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P. A. Degenaar, N. Grossman, B. McGovern, R. Berlinguer-Palmini, M. Neil, E. Drakakis; Photogenetic Retinal Prosthesis. Invest. Ophthalmol. Vis. Sci. 2009;50(13):3899.
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Retina dystrophies such as age-related macular degeneration (AMD) and retinitis pigmentosa (RP) are a major cause of blindness in most of the developed countries. There is no effective rehabilitation treatment for these diseases today. The ability to return phosphenes to blind patients via electronic prosthesis has been improving with better electronics and neural interface materials. However, resolution is poor, and the inability to inhibit neural firing could prove to be a significant limitation. In our approach we genetically re-engineer the retinal ganglion cells to be light sensitive and have been developing an optoelectronic stimulator system to return functional vision.
We have induced photosensitivity into both cultured and in-vivo neurons via transfection with the light sensitive ion channel Channelrhodopsin-2 (ChR2). In culture we have used electroporation and lipofectamine methods of gene transfer and in-vivo we have used AAV-2 vectors. We have performed a biophysical characterization of the photokinetics of ChR2 from which we have developed parameters to design our electronics system.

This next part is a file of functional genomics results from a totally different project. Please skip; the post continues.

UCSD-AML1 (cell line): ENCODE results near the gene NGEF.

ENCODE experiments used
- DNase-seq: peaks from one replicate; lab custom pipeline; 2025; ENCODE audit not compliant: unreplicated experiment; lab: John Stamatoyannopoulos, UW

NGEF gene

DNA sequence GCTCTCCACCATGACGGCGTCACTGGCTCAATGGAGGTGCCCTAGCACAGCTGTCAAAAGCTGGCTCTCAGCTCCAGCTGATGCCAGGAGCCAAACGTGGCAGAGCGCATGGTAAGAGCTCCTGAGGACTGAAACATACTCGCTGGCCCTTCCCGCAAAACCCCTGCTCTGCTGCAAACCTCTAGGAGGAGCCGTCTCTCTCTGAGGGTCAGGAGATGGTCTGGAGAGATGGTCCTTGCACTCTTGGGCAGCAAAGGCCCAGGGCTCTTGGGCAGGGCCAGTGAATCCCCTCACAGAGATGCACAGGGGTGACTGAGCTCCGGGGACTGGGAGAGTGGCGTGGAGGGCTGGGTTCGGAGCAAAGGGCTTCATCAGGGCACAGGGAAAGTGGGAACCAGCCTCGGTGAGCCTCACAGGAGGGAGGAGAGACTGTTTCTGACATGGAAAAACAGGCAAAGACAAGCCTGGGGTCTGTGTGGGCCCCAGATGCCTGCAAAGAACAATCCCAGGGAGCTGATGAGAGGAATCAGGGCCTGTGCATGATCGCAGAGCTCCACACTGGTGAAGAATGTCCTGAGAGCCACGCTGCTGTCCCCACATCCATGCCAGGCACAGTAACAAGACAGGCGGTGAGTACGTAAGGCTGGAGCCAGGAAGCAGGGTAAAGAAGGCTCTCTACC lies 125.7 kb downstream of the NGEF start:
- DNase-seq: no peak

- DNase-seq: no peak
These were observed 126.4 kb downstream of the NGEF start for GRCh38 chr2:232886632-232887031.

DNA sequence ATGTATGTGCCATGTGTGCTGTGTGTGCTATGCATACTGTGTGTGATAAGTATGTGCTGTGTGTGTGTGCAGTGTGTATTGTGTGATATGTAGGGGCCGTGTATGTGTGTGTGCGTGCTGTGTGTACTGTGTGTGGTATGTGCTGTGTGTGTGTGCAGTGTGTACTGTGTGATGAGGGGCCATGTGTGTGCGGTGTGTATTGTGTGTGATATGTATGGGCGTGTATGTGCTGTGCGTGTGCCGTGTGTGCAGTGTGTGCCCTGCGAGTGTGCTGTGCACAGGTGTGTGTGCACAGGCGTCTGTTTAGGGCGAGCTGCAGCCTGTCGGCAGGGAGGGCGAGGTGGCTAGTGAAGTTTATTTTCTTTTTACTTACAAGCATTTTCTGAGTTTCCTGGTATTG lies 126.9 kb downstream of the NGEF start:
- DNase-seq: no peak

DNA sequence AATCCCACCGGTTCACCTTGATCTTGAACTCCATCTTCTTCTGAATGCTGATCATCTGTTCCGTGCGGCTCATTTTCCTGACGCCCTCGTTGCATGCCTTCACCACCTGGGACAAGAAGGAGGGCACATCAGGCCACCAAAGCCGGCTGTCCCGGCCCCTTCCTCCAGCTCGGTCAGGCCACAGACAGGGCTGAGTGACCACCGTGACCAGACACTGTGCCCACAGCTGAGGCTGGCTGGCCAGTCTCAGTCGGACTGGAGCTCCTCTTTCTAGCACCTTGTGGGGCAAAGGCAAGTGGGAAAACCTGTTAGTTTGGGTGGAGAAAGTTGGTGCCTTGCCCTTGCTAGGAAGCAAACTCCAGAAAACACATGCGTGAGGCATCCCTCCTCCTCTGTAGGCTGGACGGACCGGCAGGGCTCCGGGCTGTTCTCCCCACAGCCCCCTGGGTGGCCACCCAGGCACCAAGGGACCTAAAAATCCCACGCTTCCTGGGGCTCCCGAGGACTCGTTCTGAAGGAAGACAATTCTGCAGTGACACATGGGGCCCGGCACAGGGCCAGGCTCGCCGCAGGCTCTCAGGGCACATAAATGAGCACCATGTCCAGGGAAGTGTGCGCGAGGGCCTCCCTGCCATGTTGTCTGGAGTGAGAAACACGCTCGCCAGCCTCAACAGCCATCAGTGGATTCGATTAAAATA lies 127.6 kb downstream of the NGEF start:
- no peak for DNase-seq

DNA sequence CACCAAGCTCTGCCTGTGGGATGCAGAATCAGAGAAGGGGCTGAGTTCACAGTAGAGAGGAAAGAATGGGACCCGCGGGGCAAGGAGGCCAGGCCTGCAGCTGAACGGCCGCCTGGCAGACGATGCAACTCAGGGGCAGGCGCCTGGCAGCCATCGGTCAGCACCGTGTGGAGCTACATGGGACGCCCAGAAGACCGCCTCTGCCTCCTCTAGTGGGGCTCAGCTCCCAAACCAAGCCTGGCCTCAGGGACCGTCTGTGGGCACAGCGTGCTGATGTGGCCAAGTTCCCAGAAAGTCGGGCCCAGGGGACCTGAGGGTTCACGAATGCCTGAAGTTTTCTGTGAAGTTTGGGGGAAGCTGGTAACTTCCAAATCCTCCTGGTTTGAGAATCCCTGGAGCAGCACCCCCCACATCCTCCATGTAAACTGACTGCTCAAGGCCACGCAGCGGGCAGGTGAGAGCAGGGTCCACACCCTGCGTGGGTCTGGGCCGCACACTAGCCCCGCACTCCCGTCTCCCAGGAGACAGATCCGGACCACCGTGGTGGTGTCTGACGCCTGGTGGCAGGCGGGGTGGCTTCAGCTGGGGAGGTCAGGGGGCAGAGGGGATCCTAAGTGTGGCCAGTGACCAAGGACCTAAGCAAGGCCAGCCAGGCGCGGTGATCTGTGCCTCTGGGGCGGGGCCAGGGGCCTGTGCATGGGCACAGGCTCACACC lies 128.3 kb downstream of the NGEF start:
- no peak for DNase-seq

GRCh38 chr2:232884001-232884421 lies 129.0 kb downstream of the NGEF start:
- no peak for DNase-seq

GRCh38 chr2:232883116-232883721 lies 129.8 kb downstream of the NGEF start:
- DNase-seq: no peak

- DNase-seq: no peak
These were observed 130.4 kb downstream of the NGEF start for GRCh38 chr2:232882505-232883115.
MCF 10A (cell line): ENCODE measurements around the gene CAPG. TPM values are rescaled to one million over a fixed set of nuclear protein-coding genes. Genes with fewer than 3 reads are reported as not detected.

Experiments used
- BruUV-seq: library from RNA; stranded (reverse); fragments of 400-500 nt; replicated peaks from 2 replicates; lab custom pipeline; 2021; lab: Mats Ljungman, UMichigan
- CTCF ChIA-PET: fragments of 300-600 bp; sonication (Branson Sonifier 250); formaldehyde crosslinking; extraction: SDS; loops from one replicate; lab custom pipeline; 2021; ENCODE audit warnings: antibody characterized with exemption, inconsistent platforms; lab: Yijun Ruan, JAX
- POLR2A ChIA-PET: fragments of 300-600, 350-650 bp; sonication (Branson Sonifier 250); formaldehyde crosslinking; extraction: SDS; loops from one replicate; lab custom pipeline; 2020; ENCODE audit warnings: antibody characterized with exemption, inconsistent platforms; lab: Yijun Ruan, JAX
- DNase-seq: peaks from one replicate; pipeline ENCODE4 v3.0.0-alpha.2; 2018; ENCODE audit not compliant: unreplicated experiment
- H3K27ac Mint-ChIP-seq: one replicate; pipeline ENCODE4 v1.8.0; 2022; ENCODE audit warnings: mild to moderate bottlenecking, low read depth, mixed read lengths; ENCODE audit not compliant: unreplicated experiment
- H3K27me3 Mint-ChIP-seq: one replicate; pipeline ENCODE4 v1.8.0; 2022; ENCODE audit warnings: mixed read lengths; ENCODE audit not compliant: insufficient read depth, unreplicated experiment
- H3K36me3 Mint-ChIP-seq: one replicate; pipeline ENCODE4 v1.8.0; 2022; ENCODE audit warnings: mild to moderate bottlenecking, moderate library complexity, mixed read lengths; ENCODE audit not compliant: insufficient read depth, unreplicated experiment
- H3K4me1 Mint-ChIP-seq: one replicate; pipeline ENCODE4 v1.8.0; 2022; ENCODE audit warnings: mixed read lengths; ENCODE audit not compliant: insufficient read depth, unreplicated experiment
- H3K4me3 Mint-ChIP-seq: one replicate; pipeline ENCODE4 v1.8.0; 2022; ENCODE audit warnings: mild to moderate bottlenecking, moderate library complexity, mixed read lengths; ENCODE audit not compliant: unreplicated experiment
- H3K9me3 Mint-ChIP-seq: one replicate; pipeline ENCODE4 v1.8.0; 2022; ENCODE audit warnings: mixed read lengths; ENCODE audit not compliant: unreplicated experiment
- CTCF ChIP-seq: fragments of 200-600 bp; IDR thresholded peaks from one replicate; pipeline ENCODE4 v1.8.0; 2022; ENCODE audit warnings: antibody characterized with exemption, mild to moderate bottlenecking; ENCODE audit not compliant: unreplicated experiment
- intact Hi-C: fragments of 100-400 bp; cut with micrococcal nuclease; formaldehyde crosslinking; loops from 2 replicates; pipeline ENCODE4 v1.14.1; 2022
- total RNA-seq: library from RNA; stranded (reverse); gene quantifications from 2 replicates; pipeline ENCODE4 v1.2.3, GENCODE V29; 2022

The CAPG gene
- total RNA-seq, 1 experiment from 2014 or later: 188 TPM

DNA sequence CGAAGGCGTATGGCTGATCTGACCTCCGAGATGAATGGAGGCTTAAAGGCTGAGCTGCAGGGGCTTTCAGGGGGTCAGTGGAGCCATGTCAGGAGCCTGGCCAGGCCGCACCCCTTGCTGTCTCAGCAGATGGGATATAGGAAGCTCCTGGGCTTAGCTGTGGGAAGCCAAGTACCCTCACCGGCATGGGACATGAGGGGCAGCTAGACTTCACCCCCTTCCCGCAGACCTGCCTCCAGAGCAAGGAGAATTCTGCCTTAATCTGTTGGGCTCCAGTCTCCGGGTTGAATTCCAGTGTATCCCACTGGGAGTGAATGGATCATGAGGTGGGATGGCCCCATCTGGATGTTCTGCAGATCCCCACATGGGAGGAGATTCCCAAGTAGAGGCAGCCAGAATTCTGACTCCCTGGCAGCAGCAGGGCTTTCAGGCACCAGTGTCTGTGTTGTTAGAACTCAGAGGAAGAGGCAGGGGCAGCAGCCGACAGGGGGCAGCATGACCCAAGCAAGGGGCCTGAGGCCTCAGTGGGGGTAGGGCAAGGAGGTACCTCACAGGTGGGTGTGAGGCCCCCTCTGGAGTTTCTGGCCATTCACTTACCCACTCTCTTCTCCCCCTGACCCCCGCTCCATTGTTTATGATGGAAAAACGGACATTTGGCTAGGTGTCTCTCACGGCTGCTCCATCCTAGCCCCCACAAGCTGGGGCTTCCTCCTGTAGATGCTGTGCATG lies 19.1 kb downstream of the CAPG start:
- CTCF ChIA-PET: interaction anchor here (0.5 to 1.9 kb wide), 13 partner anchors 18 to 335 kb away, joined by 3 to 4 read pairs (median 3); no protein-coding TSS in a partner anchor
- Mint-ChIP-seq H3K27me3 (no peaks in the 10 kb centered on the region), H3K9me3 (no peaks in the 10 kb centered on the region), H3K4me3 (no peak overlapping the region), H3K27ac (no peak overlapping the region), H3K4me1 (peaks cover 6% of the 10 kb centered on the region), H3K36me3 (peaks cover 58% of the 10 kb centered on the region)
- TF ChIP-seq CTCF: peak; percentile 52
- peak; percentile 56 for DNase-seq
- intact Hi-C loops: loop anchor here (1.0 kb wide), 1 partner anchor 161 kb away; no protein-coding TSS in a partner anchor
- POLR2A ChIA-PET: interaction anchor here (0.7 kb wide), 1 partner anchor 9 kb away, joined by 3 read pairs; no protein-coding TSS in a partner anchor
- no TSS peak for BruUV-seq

We developed an in-vitro prototype using custom fabricated microLED’s and investigated its spatiotemporal resolution. We can demonstrate individual cell and subcellular targeting. Also, it is capable of illuminating the neurons with sufficient brightness (100mWcm-2) and speed (>1KHz per pixel) to achieve action potential image transfers. In addition we have investigated the light intensity requirements and believe it is possible to illuminate sufficient numbers of LED’s to provide an interpretable visual scene without exceeding photochromic damage thresholds.
Advances in biochemistry have allowed us to impart photosensitivity to retinal ganglion cells. Further advances will allow targeting of specific cells and even subcellular components. In parallel, we have been developing the optoelectronic equipment to return functional vision to the user.Figure : The proposed neuroprosthetic system. (Left) A conceptual design of our final system. (Right) The engineering pathway(top) and the results to date (bottom).
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